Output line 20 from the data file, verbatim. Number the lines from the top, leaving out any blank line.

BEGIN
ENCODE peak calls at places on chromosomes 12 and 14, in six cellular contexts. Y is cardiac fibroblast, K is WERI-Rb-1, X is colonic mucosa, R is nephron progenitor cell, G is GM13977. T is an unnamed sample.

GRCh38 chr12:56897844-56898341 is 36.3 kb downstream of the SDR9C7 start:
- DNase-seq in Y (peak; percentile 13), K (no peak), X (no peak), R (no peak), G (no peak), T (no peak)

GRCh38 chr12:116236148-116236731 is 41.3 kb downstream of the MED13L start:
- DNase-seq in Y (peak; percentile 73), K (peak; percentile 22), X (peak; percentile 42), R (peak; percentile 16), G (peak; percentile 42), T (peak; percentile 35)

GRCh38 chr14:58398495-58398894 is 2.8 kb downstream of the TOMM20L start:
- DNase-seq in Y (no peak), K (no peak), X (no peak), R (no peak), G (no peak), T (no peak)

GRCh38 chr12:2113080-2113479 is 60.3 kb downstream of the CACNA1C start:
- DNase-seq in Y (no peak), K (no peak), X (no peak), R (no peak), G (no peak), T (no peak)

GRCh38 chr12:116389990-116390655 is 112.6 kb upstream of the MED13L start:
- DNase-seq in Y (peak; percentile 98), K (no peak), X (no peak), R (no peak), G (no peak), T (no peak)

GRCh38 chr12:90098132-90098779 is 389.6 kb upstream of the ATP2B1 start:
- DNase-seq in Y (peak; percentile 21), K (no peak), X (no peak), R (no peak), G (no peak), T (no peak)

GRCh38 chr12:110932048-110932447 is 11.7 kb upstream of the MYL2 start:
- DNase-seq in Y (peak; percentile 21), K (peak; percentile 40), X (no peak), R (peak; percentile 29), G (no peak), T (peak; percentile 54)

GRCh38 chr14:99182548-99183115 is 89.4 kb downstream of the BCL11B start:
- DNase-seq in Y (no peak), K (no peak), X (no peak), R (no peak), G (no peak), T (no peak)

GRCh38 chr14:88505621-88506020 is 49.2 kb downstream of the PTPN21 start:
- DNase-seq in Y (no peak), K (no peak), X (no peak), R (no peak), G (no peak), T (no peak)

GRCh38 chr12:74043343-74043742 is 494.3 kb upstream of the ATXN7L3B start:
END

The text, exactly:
GRCh38 chr12:74043343-74043742 is 494.3 kb upstream of the ATXN7L3B start: